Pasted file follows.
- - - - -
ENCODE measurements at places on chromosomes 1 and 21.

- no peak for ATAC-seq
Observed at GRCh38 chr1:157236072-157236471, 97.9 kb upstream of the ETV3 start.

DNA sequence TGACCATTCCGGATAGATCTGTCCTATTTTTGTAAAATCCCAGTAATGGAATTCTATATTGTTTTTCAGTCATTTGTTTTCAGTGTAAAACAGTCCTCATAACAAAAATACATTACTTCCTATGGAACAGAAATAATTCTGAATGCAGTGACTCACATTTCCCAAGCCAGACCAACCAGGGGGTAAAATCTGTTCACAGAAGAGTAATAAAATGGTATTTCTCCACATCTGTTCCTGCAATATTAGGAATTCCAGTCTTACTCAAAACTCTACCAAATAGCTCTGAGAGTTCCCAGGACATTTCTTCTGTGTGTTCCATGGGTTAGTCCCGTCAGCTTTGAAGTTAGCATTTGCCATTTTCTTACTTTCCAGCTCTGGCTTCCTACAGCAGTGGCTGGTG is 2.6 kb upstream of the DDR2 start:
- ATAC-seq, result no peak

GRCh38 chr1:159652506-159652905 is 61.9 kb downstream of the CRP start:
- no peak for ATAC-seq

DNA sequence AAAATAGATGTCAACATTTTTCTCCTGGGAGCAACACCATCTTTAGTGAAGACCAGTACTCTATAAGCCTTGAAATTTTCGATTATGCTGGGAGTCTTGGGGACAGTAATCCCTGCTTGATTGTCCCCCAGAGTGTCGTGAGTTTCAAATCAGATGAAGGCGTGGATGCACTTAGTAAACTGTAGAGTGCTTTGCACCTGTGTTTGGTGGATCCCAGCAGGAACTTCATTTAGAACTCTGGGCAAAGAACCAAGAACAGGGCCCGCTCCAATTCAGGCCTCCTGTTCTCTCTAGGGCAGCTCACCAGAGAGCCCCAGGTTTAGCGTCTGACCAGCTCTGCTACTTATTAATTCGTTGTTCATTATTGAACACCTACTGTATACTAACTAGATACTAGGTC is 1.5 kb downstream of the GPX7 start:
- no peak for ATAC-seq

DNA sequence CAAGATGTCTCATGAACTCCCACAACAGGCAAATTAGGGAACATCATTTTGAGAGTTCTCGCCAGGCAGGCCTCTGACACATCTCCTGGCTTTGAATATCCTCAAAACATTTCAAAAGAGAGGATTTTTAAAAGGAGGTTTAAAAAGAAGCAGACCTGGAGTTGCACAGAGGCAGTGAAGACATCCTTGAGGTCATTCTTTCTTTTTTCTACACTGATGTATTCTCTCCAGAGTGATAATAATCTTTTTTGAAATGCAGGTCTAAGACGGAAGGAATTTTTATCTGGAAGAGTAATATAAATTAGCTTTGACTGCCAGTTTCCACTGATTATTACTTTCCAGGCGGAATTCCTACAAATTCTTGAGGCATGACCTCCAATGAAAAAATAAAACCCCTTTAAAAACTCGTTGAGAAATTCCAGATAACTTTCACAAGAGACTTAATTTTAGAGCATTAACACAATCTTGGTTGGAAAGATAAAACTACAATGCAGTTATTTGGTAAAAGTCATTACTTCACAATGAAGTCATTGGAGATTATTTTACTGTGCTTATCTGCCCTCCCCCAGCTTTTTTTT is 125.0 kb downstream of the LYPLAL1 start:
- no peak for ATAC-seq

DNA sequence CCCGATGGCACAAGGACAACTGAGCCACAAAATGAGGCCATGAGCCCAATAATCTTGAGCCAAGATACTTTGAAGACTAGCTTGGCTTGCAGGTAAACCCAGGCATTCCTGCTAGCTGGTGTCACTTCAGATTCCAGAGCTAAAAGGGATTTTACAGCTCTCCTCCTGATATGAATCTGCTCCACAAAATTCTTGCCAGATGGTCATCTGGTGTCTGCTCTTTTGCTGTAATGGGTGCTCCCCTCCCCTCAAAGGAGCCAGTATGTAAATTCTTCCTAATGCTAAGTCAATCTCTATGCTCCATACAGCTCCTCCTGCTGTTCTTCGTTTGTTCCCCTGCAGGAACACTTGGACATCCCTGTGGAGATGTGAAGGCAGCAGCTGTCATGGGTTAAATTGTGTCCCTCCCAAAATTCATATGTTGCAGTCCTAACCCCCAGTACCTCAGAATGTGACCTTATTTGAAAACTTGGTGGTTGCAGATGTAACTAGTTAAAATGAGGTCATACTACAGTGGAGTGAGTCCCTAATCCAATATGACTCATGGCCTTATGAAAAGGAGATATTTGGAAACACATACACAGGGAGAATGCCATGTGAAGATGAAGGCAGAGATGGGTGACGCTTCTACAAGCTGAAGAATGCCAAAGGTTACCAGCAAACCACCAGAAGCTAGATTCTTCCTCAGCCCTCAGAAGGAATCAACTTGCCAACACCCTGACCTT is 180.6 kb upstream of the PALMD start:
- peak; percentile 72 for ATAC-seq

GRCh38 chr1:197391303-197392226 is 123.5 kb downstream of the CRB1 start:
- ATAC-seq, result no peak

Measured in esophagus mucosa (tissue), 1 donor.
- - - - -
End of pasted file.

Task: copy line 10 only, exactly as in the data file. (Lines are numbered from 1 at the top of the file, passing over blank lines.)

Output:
DNA sequence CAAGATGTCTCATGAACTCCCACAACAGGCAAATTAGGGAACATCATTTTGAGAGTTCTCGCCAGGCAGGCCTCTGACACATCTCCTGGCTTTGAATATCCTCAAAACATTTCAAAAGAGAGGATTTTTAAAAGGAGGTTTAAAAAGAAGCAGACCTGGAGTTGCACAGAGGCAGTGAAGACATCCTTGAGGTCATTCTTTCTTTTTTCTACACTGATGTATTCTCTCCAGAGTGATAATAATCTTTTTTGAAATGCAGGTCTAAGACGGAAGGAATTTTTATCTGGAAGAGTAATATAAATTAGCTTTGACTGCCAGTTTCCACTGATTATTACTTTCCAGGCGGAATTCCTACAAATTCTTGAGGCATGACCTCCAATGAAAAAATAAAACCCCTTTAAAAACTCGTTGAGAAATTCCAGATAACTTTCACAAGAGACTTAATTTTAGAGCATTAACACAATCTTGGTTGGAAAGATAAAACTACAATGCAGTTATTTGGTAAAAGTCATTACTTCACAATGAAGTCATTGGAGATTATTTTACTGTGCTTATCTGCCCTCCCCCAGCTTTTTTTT is 125.0 kb downstream of the LYPLAL1 start: